Stephen Jones, ALP
Labor is removing barriers to university. Over 25,000 students are now enrolled at UOW: up 3.4 per cent since 2006. University funding is up 65 per cent and will continue to rise.
We've invested $135 million in new facilities so UOW will be a centre of excellence in infrastructure, building technology, advanced materials, alternative energy and early childhood.
Not everyone will go to Uni. NSW Liberals slashed TAFE funding, while Labor funded first class facilities at Wollongong, Yallah and Shellharbour TAFEs and school-based Trade Training Centres at Warrawong, Dapto, Warilla, Lake Illawarra and Albion Park schools. Vocational training has a big future in the Illawarra.
Paul Matters, Independent
1. An important step to improving competitiveness and productivity is to build innovation capability through the development of innovation "ecosystems" with the university as a regional research and education institution.
2. Restoration of Research and Development tax concessions cut by the Gillard government which provide incentive for industry funded university research.
3. Reversing the savage cuts to tertiary education of more than $1 billion over the next four years imposed by the Gillard government.
4. Increasing Commonwealth university funding from a little over 2 per cent to 3 per cent of total Commonwealth outlays.
5. Restore free university education and abolish HECS.
Peter Moran, Greens
The Greens are the only major party which supports full implementation of the Gonski reforms. This would deliver 10 per cent increased funding to universities, not the cuts proposed by others.
Research and Development funding would be increased to 3 per cent of GDP under Greens policies.
This will support universities in conducting ground breaking research, and also help the private sector to provide the framework which will support the jobs of the future.
The Greens support increased support for the TAFE sector. Over recent years the old parties, when in power at state level, have squeezed TAFE.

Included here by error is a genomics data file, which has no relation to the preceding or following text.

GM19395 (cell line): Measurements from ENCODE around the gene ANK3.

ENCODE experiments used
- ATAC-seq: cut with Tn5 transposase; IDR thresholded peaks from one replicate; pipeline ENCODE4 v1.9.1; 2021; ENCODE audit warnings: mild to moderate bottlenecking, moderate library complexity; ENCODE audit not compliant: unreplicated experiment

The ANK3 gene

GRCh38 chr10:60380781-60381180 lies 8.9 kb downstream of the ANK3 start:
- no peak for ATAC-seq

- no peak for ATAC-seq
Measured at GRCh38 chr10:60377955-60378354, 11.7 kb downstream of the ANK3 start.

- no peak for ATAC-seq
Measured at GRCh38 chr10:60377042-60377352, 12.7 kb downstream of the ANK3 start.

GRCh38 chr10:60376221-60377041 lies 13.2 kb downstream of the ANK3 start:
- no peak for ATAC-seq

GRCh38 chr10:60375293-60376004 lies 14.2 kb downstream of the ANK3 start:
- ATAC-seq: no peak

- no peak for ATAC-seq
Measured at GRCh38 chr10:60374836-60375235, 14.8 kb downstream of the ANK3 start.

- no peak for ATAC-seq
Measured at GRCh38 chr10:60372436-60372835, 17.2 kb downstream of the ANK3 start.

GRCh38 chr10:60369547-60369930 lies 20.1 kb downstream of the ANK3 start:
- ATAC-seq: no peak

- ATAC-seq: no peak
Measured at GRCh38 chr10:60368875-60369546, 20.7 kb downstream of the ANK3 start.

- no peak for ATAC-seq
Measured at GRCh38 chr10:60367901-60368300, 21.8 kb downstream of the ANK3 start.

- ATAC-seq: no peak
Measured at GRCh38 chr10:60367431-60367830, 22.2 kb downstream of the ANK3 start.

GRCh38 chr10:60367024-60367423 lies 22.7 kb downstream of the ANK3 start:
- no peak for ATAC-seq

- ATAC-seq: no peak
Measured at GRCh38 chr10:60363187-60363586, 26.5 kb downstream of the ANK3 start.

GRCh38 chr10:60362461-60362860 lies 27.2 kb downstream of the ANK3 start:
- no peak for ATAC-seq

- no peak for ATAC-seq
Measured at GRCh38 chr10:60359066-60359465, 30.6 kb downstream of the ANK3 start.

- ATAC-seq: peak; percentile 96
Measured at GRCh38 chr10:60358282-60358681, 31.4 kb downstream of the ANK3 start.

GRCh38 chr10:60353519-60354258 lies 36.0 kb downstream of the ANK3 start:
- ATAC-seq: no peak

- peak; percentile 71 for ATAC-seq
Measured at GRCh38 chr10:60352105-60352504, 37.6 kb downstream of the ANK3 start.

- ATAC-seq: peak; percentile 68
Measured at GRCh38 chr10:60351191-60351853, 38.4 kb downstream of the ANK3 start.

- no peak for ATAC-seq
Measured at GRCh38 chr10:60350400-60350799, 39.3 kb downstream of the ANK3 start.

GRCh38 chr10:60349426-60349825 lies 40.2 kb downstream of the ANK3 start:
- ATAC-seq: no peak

This is not a sensible move at a time of recognised skills shortages.
We would lift the away from home Youth Allowance by $100/ fortnight, and index the Youth Allowance to the CPI.
This will help keep students out of poverty.
All Greens policies have been fully costed by the Parliamentary Budget Office so we know they are affordable and deliverable.
Larissa Mallinson, Liberal Party
The Coalition will strengthen higher education and encourage Australians of all ages further their education and gain a competitive advantage.
We will ensure the continuation of the current arrangements of university funding.
We'll ensure the sector has a stable long term source of infrastructure funding.
We'll work with the sector to reduce the burden of red tape, freeing up the sector to concentrate on delivering results and services.
We'll make sure government research funding is spent as effectively as possible.
Neil Reilly, ALP
Funding to universities increased under Labor. There will be no decrease in funding, the increases will be slightly less to help pay for the biggest change to schools funding in nearly 50 years.
FACT No student currently enrolled at university will be worse off as a result of changes to the Start-up Scholarships.
FACT Overall funding for universities will continue to grow at record levels.
FACT Student income support has increased by 78 per cent under Labor.
FACT More uni students can now access Youth Allowance than ever before.
FACT Funding for higher education remains at the highest levels in Australia's history
Terry Barratt, Greens
Australia ranks near the bottom of the OECD countries for public investment in universities. Both major parties have failed us.
We will increase university base funding per student by 10 per cent which will reverse this situation. We'll also reverse Labor's $2.3 billion higher education budget cuts.
To provide the high-level skills and workforce development so vital to our economic future, the Greens will deliver an extra $400 million per year for TAFE.
The Greens will ensure TAFE is the preferred funded provider of courses where it can supply those courses.
Funds will come from abolition of the $12 billion plus of tax concessions enjoyed by the mining industry.